© Reuters/BRENDAN MCDERMIDFILE PHOTO: New York State COVID-19 vaccination site at Jacob K. Javits Convention Center, in New York City
By Peter Szekely
NEW YORK (Reuters) - A group of big-city mayors has asked the incoming Biden administration to bypass state governments and send vaccine shipments directly to them, as U.S. coronavirus infections on Thursday topped the 23 million mark.
In a letter to President-elect Joe Biden, some three dozen mayors of cities including New York, Los Angeles, Chicago and Houston said they were best positioned to help the new administration meet its goal of inoculating 100 million Americans in its first 100 days.
"While it is essential to work with state and local public health agencies, healthcare providers, pharmacies, and clinics, there is a need to be nimble and fill gaps that are unique to each local area," they said in their letter dated Wednesday.
"Mayors have the ability and expertise to build the local partnerships necessary and fill these gaps, especially when it comes to reaching disadvantaged communities," the letter said.
Biden plans to unveil a stimulus proposal on Thursday that will include resources for the coronavirus vaccine rollout.
The country's mass vaccination effort has fallen far short of the early goals of federal health officials, who had hoped to have 20 million first shots of the two-dose regimen administered by the end of 2020.
Only 11.1 million vaccinations have been administered out of more than 30 million doses that were distributed to states by Thursday, according to data from the U.S. Centers for Disease Control and Prevention.
The mayors, with 40 million people in their cities, said very few of them were currently receiving vaccines directly from the federal government. They cited New York's history of having vaccinated 5 million people for polio in two weeks as evidence of their efficiency.
"That level of outreach is what your administration needs to meet its goal," they said.
The U.S. Food and Drug Administration has authorized a vaccine from Pfizer Inc and partner BioNTech and a second vaccine from Moderna Inc for emergency use. Both require two doses, while a Johnson & Johnson vaccine, targeted to roll out in March, requires only one shot.
Biden is set to assume office on Jan. 20 with the United States, the third-most populous country, topping the world in both total coronavirus infections and deaths.
CONCERNS HOSPITALIZATION NUMBERS COULD RISE
The virus had infected 23,027,112 people, or nearly 7% of the U.S. population, by Thursday afternoon, rising by roughly 1 million people every six days over the past five weeks, according to a Reuters tally. The death toll stood at 385,324.
Even adjusting for population, the United States leads most of the world and all major industrialized nations in infections, and its adjusted death toll is exceeded only by the UK and Italy in the industrialized world, according to a Reuters analysis.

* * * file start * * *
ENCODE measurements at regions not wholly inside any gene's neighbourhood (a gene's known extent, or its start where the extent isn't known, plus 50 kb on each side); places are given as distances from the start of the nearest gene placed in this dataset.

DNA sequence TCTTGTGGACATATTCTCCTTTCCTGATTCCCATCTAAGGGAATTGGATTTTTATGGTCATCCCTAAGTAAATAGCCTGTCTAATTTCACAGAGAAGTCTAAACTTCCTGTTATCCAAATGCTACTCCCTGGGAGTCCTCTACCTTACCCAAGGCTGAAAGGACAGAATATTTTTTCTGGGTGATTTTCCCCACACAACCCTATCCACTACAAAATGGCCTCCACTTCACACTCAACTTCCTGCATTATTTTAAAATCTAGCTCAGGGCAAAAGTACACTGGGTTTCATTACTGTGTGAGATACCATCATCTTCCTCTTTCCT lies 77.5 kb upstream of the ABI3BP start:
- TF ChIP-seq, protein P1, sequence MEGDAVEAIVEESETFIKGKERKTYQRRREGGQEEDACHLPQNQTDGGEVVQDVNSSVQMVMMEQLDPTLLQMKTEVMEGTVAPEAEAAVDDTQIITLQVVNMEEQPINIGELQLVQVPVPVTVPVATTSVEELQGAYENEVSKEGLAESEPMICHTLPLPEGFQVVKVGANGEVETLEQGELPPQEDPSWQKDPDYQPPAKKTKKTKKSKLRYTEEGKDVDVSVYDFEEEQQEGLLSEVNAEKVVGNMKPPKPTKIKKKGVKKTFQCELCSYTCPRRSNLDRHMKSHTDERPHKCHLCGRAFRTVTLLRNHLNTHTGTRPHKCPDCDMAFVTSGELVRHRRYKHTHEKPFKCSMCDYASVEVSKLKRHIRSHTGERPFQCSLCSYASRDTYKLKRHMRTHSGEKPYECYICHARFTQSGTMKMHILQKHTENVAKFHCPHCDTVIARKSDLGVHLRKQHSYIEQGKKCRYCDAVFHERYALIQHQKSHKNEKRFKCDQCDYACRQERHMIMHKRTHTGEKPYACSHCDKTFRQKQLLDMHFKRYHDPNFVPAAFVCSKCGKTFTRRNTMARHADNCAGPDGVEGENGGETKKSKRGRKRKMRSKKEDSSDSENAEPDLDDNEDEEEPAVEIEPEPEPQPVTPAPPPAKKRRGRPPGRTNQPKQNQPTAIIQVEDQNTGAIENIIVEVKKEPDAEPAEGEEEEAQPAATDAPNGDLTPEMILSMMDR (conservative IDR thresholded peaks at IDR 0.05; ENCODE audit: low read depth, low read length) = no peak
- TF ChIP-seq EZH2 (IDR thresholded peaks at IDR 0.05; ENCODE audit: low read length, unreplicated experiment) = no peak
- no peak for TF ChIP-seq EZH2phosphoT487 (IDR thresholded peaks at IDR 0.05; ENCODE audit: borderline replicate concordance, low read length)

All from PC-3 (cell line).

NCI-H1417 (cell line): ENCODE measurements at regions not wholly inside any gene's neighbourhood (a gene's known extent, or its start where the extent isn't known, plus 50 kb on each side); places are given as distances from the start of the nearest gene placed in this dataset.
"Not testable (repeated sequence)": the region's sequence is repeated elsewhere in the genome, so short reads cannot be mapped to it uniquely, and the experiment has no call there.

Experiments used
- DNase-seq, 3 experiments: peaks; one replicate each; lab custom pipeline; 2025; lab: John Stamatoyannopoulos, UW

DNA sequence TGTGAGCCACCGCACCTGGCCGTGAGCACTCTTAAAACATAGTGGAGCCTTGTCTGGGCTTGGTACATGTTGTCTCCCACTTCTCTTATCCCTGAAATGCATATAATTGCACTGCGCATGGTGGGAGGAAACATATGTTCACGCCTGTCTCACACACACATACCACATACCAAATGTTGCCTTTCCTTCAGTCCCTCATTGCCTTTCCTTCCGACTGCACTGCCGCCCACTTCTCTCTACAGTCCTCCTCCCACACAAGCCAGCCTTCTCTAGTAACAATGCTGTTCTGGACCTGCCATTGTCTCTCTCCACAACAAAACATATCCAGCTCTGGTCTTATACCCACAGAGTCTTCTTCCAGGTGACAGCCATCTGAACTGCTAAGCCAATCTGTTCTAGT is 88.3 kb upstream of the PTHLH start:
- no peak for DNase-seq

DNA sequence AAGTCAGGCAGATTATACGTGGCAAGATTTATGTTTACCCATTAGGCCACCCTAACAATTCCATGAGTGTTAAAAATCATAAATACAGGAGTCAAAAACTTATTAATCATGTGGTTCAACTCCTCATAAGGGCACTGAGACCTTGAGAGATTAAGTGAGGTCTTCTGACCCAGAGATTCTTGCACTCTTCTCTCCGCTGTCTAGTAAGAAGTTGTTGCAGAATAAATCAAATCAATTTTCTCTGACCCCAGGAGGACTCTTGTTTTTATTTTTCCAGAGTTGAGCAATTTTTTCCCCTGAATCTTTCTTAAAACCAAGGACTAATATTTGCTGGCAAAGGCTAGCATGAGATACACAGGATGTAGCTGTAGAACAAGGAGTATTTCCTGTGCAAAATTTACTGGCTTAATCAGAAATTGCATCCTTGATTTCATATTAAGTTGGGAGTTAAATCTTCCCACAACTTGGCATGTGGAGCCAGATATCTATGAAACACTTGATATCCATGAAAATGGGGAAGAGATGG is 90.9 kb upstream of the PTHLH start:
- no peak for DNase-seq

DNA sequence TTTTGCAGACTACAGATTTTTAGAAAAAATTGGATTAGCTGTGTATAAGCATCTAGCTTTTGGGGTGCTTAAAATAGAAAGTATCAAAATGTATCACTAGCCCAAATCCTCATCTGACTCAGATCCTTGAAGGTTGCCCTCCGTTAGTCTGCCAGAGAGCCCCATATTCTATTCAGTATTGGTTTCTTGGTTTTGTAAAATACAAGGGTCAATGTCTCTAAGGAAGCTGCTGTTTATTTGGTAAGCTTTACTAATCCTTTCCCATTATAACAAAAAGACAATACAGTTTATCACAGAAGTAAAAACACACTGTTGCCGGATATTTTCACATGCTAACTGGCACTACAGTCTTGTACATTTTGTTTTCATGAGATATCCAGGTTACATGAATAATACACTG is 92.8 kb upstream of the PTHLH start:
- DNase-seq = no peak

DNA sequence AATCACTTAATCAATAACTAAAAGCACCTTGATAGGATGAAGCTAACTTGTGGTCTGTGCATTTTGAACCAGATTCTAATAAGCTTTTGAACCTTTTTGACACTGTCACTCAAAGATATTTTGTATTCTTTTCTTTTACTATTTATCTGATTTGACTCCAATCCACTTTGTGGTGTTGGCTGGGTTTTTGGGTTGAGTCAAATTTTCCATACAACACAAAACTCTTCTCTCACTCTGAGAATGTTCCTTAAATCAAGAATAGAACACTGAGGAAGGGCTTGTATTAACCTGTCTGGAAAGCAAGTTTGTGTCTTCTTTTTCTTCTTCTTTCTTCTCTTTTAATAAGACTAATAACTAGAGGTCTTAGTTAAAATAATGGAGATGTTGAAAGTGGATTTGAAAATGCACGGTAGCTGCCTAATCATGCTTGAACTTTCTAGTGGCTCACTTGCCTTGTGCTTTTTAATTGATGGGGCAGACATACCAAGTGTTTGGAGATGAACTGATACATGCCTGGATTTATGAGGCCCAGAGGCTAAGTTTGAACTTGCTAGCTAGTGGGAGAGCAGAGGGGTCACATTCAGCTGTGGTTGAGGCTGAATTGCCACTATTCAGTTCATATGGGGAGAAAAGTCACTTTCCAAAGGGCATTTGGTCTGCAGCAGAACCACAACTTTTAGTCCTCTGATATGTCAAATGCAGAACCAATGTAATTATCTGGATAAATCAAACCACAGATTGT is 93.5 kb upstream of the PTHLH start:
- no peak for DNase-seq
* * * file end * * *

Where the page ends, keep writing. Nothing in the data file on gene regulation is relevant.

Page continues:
While the number of COVID-19 patients sick enough to require hospitalization has been fairly stable over the past week, with 130,214 reported on Wednesday night, several state officials worried that the number could increase.
Not only was there an uptick in new cases between Jan. 5 and 9, including a one-day record of 294,482 last Friday, following the year-end holidays, but there have since been a few potential super-spreader events, including the Jan. 6 storming of the U.S. Capitol by supporters of outgoing President Donald Trump.
So far, four U.S. lawmakers have announced they have tested positive for COVID-19 after they were forced to flee attackers and hole up for hours with other lawmakers and their staffs, some of whom were maskless.
Many members of Congress have been vaccinated, including 66-year-old Adriano Espaillat, a New York City Democrat. He was the fourth lawmaker to test positive even though he said he had received a second dose last week. He noted that vaccinations take time to become effective.
Some evidence suggests the vaccines may start protecting recipients within 10 to 14 days after the first dose, but their effects have not been studied as a single-dose shot.
In Ohio, Governor Mike DeWine told a news briefing that hospitalizations were up over a 21-day period, although he had yet to see a surge from the Christmas holiday period.
In New Jersey, state health officials have cited a model that projects a rise in hospitalizations, which generally lag the onset of new cases, in the next week.
(Reporting by Peter Szekely; Additional reporting by Michael Erman, Maria Caspani and Barbara Goldberg in New York, Rick Cowan and Susan Heavey in Washington, and Anurag Maan in Bangalore; Editing by Peter Cooney)